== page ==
• Unprecedented Muslim call for peace with Christians

    LONDON (Reuters) - More than 130 Muslim scholars from around the globe called on Thursday for peace and understanding between Islam and Christianity, saying "the very survival of the world itself is perhaps at stake".

    In an unprecedented letter to Pope Benedict and other Christian leaders, 138 Muslim scholars said finding common ground between the world's biggest faiths was not simply a matter for polite dialogue between religious leaders.

    "If Muslims and Christians are not at peace, the world cannot be at peace. With the terrible weaponry of the modern world; with Muslims and Christians intertwined everywhere as never before, no side can unilaterally win a conflict between more than half of the world's inhabitants," the scholars wrote.

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  • Drugmakers recall infant cold medicine

    CHICAGO (Reuters) - Johnson & Johnson Wyeth and other makers of infants' nonprescription cough and cold products are recalling certain medicines in the United States because of the danger of overdose, the Consumer Healthcare Products Association said on Thursday.

    Novartis and Prestige Brands Holdings are recalling their oral infant cough and cold medicines, as well, because data show that when the medicines are misused, it can lead to overdose, especially in children under 2 years old.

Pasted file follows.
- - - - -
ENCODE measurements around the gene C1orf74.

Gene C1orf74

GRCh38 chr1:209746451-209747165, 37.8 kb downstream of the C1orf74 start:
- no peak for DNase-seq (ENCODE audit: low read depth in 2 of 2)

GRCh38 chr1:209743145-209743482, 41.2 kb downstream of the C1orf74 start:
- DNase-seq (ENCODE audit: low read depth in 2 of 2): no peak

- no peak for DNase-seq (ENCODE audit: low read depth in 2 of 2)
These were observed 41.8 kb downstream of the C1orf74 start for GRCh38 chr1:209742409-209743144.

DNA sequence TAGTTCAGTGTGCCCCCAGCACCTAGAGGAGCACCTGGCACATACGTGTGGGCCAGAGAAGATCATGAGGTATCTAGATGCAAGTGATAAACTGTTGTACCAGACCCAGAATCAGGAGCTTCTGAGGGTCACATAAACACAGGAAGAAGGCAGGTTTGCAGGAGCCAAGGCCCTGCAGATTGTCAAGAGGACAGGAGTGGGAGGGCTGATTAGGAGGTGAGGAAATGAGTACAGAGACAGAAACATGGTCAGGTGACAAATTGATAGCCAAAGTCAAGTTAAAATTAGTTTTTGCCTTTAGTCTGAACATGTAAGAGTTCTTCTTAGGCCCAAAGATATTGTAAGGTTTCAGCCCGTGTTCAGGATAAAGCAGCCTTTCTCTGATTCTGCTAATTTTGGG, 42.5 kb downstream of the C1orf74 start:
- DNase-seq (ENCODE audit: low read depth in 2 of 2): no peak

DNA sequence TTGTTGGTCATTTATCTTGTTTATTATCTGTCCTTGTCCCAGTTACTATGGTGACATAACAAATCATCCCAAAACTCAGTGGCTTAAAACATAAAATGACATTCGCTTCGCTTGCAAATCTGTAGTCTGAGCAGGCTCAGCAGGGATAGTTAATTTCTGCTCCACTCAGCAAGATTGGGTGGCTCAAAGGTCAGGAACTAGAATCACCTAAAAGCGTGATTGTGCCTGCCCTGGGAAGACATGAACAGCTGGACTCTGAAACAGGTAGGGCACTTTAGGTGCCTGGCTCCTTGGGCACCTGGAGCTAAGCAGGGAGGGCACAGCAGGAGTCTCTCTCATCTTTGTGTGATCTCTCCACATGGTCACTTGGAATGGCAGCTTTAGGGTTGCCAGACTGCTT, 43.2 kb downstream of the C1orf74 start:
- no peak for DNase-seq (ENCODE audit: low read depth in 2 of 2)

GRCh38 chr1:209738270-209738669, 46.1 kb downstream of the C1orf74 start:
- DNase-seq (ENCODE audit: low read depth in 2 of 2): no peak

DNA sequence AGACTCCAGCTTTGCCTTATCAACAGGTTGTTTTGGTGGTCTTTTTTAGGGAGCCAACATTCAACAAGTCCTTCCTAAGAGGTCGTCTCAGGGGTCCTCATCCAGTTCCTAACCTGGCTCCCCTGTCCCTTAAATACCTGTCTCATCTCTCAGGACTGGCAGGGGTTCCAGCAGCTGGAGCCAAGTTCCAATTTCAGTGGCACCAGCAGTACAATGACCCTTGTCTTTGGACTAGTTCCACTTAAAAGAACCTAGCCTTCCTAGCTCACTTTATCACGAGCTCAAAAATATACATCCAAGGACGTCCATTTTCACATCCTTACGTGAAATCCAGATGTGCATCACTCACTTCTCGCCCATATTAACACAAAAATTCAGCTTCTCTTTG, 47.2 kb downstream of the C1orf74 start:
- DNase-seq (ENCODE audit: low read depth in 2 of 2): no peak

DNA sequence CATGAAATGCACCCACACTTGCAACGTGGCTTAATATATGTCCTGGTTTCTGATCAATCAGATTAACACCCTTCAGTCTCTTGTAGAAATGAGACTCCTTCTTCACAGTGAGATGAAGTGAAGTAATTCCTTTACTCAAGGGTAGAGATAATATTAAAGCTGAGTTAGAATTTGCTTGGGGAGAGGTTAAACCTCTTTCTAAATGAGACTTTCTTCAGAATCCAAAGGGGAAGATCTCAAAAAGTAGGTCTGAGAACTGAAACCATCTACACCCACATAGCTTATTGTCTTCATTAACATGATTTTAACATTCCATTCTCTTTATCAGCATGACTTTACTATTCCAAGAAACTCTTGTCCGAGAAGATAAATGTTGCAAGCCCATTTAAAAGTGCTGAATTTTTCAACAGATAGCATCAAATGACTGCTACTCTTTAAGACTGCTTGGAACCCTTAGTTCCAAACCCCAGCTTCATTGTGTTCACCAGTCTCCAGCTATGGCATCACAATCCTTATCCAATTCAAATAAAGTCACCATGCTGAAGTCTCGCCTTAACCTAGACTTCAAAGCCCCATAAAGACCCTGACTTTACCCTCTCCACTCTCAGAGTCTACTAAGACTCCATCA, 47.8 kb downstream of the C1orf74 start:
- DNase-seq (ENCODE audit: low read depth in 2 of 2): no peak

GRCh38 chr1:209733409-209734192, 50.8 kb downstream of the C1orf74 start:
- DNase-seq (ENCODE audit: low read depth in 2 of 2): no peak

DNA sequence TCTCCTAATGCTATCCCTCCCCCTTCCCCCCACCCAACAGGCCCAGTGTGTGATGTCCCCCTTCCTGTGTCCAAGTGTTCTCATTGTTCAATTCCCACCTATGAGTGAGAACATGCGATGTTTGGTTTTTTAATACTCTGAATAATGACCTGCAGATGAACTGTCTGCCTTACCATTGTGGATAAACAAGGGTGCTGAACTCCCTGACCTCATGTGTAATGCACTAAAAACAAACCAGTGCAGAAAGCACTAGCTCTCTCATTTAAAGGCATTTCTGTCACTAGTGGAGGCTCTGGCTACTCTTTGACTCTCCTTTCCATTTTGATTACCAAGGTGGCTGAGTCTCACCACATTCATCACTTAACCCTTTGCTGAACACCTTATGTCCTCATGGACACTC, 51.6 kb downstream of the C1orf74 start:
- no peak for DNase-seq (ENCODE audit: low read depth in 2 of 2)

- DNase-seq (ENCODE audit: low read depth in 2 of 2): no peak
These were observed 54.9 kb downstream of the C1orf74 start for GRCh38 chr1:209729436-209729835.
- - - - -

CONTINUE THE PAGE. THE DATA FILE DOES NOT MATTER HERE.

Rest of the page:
At least one U.S. pharmacy pulled the products from its shelves. CVS Pharmacy said it will immediately remove those recalled medicines and store-brand equivalents.

    A spokeswoman for Consumer Healthcare, a trade association representing the makers of over-the-counter medicines, said overdoses have led to death and serious injury in rare instances, but stressed that the medications are safe when used as directed.

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  • Rejection sets off alarms for folks with low self-esteem

    BERKELEY – Few can tolerate such romantic or professional rebuffs as "It's not you, it's me" and "we regret to inform you that your application was not successful." But while a healthy dose of self-esteem can absorb the shock of rejection, poor self-esteem can trigger the primal fight-or-flight response, according to a new study from the University of California, Berkeley.